Eating with Braces
What can you eat? Let's talk about what you shouldn't eat! For the first day or so, stick to soft foods. Avoid tough meats, hard breads, and raw vegetables. Before long, you'll be able to bite a cucumber again, but you'll need to protect your orthodontic appliances when you eat for as long as you're wearing braces. Avoid:
- Chewy foods: bagels, hard rolls, licorice
- Crunchy foods: popcorn, ice, chips
- Sticky foods: caramels, gum
- Hard foods: nuts, candy
- Foods you have to bite into: corn on the cob, apples, carrots
Chewing on hard things (for example, pens, pencils or fingernails) can damage the braces. Damaged braces will cause treatment to take longer.
When you get your braces on, you may feel general soreness in your mouth and your teeth may be tender to biting pressures for three to five days. This can be relieved by rinsing your mouth with a warm saltwater. Dissolve one teaspoonful of salt in 8 ounces of warm water, and rinse your mouth vigorously. If the tenderness is severe, take aspirin or whatever you normally take for headache or similar pain. The lips, cheeks, and tongue may also become irritated for one to two weeks as they toughen and become accustomed to the surface of the braces. You can put wax on the braces to lessen this. We'll show you how! Don’t be afraid to discuss soreness with our Dr. Gutierrez and the team.
Loosening of Teeth
You may start to feel your teeth loosen. Don’t worry, this is to be expected throughout treatment and it’s completely normal. Teeth must loosen first so they can be moved. The teeth will again become rigidly fixed in their new — corrected — positions as treatment progresses.
Care of Appliances
To successfully complete the treatment plan, the patient must work together with the orthodontist. The teeth and jaws can only move to their corrected positions if the patient consistently wears the rubber bands, headgear, or other appliances as prescribed. Damaged appliances lengthen the treatment time.
It's more important than ever to brush and floss regularly when you have braces, so the teeth and gums are healthy after orthodontic treatment. Patients who do not keep their teeth clean may require more frequent visits to the dentist for a professional cleaning. Adults who have a history of gum disease should also see a periodontist during orthodontic treatment.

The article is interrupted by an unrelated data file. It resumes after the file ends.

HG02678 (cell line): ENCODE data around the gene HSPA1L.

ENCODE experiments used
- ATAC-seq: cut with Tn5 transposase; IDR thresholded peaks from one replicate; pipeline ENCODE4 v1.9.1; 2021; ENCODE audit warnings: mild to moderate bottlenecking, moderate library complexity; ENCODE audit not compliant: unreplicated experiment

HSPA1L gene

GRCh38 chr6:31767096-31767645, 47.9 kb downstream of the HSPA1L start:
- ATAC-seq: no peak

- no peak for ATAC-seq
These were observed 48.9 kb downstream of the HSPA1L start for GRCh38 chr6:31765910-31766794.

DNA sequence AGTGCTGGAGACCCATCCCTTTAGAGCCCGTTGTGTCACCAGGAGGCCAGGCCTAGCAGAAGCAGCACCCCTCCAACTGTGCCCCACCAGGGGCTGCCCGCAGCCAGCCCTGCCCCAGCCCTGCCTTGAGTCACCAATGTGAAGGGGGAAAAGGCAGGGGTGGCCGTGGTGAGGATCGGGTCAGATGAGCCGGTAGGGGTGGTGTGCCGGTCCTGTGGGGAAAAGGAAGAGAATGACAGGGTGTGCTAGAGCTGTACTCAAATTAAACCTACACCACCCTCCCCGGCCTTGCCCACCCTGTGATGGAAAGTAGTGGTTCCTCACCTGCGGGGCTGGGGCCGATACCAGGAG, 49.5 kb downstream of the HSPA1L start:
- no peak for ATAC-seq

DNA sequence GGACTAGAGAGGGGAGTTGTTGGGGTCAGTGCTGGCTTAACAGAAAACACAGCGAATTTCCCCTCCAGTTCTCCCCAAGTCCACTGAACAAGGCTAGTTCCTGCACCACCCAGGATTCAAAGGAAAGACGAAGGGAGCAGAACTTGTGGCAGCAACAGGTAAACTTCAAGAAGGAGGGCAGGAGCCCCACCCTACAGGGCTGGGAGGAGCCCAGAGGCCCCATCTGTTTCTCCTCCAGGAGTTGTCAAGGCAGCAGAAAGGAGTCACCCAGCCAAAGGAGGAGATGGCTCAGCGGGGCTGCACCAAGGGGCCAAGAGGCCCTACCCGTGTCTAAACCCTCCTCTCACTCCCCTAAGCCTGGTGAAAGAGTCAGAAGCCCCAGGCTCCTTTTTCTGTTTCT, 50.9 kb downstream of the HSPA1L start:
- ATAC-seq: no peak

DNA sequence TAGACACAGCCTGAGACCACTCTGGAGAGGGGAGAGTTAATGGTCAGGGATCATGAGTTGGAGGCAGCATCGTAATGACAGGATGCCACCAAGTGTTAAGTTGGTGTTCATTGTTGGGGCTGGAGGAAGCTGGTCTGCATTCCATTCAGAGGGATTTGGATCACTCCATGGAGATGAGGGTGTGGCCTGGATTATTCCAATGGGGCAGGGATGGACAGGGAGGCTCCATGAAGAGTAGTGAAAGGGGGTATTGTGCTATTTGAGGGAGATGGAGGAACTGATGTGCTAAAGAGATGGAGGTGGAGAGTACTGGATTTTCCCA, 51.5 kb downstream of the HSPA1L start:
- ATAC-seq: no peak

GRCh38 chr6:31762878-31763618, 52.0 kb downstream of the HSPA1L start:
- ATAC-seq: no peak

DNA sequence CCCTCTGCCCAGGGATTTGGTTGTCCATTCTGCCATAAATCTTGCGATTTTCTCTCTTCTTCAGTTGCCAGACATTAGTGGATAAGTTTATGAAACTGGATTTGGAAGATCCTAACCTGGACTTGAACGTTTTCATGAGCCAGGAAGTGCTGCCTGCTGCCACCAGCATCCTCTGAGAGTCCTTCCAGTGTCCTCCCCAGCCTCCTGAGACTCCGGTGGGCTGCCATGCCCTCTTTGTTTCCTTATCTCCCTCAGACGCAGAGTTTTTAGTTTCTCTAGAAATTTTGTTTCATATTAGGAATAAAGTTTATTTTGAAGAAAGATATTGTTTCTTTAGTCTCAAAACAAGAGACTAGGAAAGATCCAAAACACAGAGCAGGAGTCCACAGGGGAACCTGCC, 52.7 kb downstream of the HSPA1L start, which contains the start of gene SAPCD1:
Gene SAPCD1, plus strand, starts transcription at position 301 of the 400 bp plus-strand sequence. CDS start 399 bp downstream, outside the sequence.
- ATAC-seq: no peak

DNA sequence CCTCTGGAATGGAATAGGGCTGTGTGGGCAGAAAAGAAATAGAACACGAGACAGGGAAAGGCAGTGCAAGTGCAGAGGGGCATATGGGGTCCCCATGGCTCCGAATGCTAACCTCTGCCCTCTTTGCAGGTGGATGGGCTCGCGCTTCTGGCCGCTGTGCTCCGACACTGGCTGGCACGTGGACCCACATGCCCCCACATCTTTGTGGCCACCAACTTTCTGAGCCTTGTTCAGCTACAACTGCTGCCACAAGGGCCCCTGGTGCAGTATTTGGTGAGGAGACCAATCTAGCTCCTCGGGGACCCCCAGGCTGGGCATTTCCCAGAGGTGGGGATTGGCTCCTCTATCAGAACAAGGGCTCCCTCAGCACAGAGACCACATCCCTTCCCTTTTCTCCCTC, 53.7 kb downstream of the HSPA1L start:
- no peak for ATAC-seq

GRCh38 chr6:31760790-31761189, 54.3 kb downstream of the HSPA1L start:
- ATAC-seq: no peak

Retainer & Expander Instructions
- Wear your retainers full time, until the doctor instructs otherwise.
- Take your retainers out when eating, and always put retainers in their case! (Most appliances are lost in school lunch rooms or restaurants.)
- Clean retainers thoroughly once a day with a toothbrush and toothpaste. Use warm but not hot water. Brushing retainers removes the plaque, and eliminates odors. Efferdent or other orthodontic appliance cleaners can be used, but these do not take the place of brushing.
- When retainers are not in your mouth they should ALWAYS be in a retainer case. Pets love to chew on them!
- Initially, you may find it difficult to speak. Practice speaking, reading, or singing out loud to get used to them faster.
- Retainers are breakable, so treat them with care. If retainers are lost or broken call us immediately.
- If you have any questions or concerns about your retainers, or your retainers need adjusting, call us. Do not try to adjust them yourself.
- Always bring your retainers to your appointments. Retainer replacement is expensive; with proper care they will last for years!
- Remove retainers when swimming.
- Keep retainers away from hot water, hot car dashboards, pockets, the washing machine, and napkins.
Removable Expander Instructions
- Wear your expander all the time. That means all day, during meals, and while sleeping.
- Remove your expander only to brush your teeth. Brush your expander at least twice a day with a toothbrush and toothpaste.
Fixed Expander Instructions
- Turn your expansion screws as instructed. Insert the key into the hole and turn toward the arrow.
- If you are unable to keep your scheduled appointment, stop turning the expander.
If you play sports, it's important that you consult us for special precautions. A protective mouthguard is advised for playing contact sports. In case of any accident involving the face, check your mouth and the appliances immediately. If teeth are loosened or the appliances damaged, call our office at once for an appointment. In the meantime, treat your discomfort as you would treat any general soreness.
Loose Wire or Band
Don't be alarmed if a wire or band comes loose. This happens occasionally. If wire protrudes and is irritating, use a blunt instrument (back of spoon or the eraser end of a pencil) and carefully, gently push the irritating wire under the archwire. Simply get it out of the way. If irritation to the lips or mouth continues, place wax or wet cotton on the wire to reduce the annoyance. Call our office as soon as possible for an appointment to check and repair the appliances. If any piece comes off, save it and bring it with you to the office.
As a general rule, an emergency appointment may be made when there is severe pain, a loose band, a broken wire or something sticking out that you can't take care of. It's important to know the names of the parts of your appliances. It will help, when you call the office, to be able to identify what part is broken or out of place.